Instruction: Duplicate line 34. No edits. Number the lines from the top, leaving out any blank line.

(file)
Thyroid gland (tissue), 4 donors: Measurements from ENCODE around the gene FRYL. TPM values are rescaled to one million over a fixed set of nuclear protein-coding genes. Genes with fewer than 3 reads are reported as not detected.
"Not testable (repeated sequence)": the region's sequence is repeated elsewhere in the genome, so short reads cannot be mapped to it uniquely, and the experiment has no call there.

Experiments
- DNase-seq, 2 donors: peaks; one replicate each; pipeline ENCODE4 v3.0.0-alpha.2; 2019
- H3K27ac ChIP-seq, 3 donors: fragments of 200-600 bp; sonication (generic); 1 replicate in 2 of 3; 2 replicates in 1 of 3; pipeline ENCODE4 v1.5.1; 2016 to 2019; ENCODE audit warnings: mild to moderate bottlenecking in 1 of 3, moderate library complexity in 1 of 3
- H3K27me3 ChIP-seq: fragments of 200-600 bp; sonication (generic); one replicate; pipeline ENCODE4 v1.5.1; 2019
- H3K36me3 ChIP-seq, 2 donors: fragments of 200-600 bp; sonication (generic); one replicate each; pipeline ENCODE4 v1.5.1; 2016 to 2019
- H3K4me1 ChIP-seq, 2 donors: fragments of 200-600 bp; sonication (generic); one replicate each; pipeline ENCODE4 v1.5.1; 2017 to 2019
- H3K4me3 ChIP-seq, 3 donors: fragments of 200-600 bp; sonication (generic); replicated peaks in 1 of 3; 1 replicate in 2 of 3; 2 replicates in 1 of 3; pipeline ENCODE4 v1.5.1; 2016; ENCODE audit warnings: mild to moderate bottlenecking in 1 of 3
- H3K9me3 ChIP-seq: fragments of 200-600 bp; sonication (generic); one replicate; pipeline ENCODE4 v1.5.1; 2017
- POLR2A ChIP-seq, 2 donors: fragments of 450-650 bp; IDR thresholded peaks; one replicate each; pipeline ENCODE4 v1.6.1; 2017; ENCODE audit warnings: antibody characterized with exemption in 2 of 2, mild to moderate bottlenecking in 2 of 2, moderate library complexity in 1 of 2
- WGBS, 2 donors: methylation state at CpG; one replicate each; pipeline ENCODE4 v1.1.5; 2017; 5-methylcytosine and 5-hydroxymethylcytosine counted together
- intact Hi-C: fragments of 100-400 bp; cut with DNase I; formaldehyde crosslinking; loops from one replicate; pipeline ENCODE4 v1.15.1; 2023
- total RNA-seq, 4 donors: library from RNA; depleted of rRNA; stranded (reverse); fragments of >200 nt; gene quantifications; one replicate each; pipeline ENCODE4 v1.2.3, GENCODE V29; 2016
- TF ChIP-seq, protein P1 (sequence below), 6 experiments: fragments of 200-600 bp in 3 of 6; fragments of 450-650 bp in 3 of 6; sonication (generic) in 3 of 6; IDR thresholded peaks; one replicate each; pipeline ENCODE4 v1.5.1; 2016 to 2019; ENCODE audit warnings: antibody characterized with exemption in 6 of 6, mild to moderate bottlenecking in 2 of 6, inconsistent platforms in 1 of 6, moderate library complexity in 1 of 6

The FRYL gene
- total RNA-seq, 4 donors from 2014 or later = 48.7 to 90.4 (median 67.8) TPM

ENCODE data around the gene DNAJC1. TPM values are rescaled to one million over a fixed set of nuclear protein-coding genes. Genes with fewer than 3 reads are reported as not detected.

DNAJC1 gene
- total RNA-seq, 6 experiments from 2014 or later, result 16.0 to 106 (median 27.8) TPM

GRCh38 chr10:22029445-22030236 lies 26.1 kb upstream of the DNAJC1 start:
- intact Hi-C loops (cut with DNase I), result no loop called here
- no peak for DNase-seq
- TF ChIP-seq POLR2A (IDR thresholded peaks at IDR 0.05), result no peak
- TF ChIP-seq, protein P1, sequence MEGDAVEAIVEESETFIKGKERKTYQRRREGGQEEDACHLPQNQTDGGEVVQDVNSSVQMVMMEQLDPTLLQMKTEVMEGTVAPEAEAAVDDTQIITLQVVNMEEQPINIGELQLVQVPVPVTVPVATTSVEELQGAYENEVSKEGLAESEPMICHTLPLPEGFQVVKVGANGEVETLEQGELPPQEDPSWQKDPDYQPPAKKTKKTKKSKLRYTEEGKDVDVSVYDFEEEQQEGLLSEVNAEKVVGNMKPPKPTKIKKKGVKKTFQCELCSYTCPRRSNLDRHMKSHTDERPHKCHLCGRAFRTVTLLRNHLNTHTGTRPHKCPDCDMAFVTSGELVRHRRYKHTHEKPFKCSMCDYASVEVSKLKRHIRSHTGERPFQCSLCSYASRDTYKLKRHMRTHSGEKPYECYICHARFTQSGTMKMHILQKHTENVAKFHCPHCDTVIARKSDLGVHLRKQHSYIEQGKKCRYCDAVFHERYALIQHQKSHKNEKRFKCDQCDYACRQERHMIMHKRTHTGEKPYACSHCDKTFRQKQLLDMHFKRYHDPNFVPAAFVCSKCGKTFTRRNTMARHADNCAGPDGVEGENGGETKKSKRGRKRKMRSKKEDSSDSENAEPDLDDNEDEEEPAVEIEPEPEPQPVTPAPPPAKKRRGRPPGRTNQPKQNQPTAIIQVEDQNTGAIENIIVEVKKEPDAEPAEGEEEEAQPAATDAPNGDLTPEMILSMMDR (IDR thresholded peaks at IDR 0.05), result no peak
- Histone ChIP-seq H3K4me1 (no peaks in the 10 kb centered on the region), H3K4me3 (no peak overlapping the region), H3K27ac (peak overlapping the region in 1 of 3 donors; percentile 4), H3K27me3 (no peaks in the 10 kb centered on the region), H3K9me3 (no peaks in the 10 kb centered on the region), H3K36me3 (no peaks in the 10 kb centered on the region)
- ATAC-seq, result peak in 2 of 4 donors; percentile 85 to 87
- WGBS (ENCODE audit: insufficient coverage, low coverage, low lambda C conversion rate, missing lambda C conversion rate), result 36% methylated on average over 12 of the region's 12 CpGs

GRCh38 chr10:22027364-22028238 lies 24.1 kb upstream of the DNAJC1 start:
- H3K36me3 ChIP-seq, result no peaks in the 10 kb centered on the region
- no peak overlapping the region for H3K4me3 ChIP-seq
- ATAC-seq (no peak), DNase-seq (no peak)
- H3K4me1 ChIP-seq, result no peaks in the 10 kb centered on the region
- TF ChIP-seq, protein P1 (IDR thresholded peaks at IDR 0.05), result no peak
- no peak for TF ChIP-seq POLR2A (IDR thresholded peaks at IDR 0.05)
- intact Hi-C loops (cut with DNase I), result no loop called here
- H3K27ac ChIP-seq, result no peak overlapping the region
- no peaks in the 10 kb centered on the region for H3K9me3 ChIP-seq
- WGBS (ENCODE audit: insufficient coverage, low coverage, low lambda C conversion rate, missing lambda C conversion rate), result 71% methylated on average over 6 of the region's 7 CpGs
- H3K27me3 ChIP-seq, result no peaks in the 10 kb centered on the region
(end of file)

- TF ChIP-seq, protein P1 (IDR thresholded peaks at IDR 0.05), result no peak